Mystic Knights of Tir Na Nog 1998-99 / TV-Y7 (50 episodes)
Live-action adventure drama series / This show is based on Celtic legends. When a tyrant queen from the land of Temra invades the peaceful land of Kells, King Conchobar must rely on an ancient legend which foretells of an orphan who will find the mighty warrior Draganta and “bring peace to Kells for 1000 lifetimes.” The legend also tells of the four Mystic Armors and Pyre the fire dragon. The recipients of the Armors are Angus, a miscreant of sorts; Ivar, a Moorish prince; Deirdre, Princess of Kells; and Rohan, a destiny-bound druid's apprentice and the young man foretold in the legend. They are joined by Aideen, a young fairy; Fin Varra, the king of Tir Na Nog; and Garrett, the eventual fifth Mystic Knight. Together, the five Mystic Knights continue to defend Kells from the Queen Maeve and all her evil magic.
Nash Bridges 1996-2001 (122 episodes)
Neon Genesis Evangelion1995-96 (26 episodes)
Moral Rating: Avoid
Japanese apocalyptic sci-fi mecha anime series / The show is set 15 years after a worldwide cataclysm, particularly in the futuristic fortified city of Tokyo-3. The protagonist is Shinji, a teenage boy who was recruited by his father Gendo to the shadowy organization Nerv to pilot a giant bio-machine mecha called an “vangelion” into combat with alien beings called “Angels.” The series explores the experiences and emotions of Evangelion pilots and members of Nerv as they try to prevent Angels from causing more cataclysms. In the process, they are called upon to understand the ultimate causes of events and the motives for human action.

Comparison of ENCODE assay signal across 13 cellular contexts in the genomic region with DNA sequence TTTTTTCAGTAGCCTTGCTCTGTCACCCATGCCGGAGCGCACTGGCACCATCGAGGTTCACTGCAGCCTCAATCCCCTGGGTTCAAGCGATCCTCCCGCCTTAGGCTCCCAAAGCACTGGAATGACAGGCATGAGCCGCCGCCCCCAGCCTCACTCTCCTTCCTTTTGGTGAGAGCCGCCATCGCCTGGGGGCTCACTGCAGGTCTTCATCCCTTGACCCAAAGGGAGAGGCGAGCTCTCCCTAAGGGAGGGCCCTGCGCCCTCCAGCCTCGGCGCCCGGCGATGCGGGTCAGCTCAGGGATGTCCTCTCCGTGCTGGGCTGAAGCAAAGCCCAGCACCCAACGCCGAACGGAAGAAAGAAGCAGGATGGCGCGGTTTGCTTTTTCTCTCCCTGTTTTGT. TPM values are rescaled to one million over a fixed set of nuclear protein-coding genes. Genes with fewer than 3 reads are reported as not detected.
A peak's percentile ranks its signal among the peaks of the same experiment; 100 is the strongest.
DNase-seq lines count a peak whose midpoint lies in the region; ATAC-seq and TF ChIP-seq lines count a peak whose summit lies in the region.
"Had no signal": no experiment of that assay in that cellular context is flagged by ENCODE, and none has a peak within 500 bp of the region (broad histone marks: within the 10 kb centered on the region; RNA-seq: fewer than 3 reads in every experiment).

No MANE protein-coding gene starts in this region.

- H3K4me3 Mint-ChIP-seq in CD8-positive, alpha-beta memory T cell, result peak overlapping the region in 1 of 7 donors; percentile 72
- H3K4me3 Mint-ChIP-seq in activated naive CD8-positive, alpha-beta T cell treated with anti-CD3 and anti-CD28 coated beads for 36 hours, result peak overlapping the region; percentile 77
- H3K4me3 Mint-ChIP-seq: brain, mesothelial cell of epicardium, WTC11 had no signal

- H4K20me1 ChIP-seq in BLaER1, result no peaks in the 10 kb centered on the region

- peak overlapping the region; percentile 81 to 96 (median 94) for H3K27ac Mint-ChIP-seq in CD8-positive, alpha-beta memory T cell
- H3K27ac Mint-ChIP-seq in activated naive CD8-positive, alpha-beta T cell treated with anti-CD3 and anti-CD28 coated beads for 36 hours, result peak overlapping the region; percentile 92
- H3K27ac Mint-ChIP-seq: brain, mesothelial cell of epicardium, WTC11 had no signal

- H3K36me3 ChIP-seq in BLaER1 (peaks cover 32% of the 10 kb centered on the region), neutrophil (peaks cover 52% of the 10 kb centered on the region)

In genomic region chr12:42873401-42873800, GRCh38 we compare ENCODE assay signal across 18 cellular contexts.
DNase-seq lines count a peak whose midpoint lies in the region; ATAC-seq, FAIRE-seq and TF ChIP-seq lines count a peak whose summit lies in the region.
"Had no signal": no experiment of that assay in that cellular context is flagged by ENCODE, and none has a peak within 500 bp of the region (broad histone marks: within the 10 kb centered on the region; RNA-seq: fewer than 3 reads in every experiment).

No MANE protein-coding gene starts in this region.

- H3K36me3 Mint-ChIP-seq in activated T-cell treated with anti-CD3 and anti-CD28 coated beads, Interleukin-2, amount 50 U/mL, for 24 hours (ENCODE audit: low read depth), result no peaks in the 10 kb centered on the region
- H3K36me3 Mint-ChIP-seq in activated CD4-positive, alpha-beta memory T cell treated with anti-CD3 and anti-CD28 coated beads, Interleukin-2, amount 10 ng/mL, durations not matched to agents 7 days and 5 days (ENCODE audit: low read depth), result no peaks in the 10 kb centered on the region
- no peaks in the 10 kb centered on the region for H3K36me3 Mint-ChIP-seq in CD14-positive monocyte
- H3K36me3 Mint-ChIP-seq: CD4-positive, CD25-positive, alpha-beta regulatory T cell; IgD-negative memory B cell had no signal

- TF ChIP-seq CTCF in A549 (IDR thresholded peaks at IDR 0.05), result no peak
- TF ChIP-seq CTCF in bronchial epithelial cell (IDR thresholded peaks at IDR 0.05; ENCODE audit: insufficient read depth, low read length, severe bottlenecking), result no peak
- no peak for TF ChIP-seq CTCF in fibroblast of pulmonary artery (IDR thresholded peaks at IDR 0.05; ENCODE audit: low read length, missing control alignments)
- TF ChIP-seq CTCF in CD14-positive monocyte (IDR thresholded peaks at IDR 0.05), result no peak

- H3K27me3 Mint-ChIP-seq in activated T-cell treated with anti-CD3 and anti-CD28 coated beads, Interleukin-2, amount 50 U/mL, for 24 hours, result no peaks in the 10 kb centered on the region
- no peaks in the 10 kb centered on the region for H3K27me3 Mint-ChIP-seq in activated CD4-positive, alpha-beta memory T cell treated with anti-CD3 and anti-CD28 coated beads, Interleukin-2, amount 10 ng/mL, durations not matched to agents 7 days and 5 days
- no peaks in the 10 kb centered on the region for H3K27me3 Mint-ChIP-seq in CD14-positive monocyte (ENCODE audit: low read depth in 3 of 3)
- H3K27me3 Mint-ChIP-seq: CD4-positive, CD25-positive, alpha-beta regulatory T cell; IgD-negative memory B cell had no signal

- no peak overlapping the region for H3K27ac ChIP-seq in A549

The series features archetypal imagery derived from Shinto cosmology as well as Jewish and Christian mystical traditions, including Midrashic tales, Kabbalah and Gnosticism. The psychoanalytic theories of Freud and Jung also feature prominently.
The New Scooby Doo 1972-73 (24 episodes)
American animated mystery comedy series produced by Hanna-Barbera
Now and Again 1999-2000 (22 episodes)
American sci-fi comedy-drama series starring Eric Close, Dennis Haysbert, Margaret Colin and Heather Matarazzo
The show revolves around the United States government engineering the perfect human body for use in espionage, but not being able to perfect the brain. In an attempt to get the project up and running, they take the brain of overweight family man Michael Wiseman (Eric Close), who is killed in a train accident.